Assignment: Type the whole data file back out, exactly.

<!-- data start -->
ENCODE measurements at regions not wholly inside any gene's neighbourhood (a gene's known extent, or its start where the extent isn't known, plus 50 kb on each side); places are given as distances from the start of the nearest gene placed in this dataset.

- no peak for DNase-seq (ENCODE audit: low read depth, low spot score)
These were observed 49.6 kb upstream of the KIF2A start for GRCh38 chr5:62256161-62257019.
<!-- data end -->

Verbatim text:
ENCODE measurements at regions not wholly inside any gene's neighbourhood (a gene's known extent, or its start where the extent isn't known, plus 50 kb on each side); places are given as distances from the start of the nearest gene placed in this dataset.

- no peak for DNase-seq (ENCODE audit: low read depth, low spot score)
These were observed 49.6 kb upstream of the KIF2A start for GRCh38 chr5:62256161-62257019.